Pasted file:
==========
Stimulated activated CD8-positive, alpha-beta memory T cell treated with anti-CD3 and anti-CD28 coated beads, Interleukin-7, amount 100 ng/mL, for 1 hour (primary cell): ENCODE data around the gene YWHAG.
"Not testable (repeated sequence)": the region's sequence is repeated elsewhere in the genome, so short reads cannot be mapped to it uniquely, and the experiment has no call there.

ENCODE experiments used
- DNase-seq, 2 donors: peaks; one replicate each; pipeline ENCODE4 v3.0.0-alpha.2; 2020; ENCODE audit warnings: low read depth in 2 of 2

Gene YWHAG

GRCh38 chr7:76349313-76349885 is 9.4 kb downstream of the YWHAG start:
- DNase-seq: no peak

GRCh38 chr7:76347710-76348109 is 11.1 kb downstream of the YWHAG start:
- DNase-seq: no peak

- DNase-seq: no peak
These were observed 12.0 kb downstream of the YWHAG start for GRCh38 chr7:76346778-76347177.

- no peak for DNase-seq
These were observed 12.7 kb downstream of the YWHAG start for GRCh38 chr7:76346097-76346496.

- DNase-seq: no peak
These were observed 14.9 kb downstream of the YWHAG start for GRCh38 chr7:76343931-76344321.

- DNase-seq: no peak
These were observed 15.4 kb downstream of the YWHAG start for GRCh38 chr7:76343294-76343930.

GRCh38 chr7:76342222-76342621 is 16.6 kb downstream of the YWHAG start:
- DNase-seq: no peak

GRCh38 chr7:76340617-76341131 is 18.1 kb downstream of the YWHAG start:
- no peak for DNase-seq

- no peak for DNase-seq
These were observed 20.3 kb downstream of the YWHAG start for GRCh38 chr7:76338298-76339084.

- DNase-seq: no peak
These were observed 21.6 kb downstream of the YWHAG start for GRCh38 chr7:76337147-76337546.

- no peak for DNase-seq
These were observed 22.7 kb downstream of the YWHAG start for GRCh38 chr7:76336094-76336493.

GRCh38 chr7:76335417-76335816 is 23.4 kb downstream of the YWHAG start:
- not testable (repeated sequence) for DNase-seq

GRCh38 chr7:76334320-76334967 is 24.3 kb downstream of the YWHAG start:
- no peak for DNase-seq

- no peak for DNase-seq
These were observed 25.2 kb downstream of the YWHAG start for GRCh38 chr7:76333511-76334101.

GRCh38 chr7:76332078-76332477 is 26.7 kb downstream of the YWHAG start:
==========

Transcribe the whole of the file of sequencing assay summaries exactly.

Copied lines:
Stimulated activated CD8-positive, alpha-beta memory T cell treated with anti-CD3 and anti-CD28 coated beads, Interleukin-7, amount 100 ng/mL, for 1 hour (primary cell): ENCODE data around the gene YWHAG.
"Not testable (repeated sequence)": the region's sequence is repeated elsewhere in the genome, so short reads cannot be mapped to it uniquely, and the experiment has no call there.

ENCODE experiments used
- DNase-seq, 2 donors: peaks; one replicate each; pipeline ENCODE4 v3.0.0-alpha.2; 2020; ENCODE audit warnings: low read depth in 2 of 2

Gene YWHAG

GRCh38 chr7:76349313-76349885 is 9.4 kb downstream of the YWHAG start:
- DNase-seq: no peak

GRCh38 chr7:76347710-76348109 is 11.1 kb downstream of the YWHAG start:
- DNase-seq: no peak

- DNase-seq: no peak
These were observed 12.0 kb downstream of the YWHAG start for GRCh38 chr7:76346778-76347177.

- no peak for DNase-seq
These were observed 12.7 kb downstream of the YWHAG start for GRCh38 chr7:76346097-76346496.

- DNase-seq: no peak
These were observed 14.9 kb downstream of the YWHAG start for GRCh38 chr7:76343931-76344321.

- DNase-seq: no peak
These were observed 15.4 kb downstream of the YWHAG start for GRCh38 chr7:76343294-76343930.

GRCh38 chr7:76342222-76342621 is 16.6 kb downstream of the YWHAG start:
- DNase-seq: no peak

GRCh38 chr7:76340617-76341131 is 18.1 kb downstream of the YWHAG start:
- no peak for DNase-seq

- no peak for DNase-seq
These were observed 20.3 kb downstream of the YWHAG start for GRCh38 chr7:76338298-76339084.

- DNase-seq: no peak
These were observed 21.6 kb downstream of the YWHAG start for GRCh38 chr7:76337147-76337546.

- no peak for DNase-seq
These were observed 22.7 kb downstream of the YWHAG start for GRCh38 chr7:76336094-76336493.

GRCh38 chr7:76335417-76335816 is 23.4 kb downstream of the YWHAG start:
- not testable (repeated sequence) for DNase-seq

GRCh38 chr7:76334320-76334967 is 24.3 kb downstream of the YWHAG start:
- no peak for DNase-seq

- no peak for DNase-seq
These were observed 25.2 kb downstream of the YWHAG start for GRCh38 chr7:76333511-76334101.

GRCh38 chr7:76332078-76332477 is 26.7 kb downstream of the YWHAG start: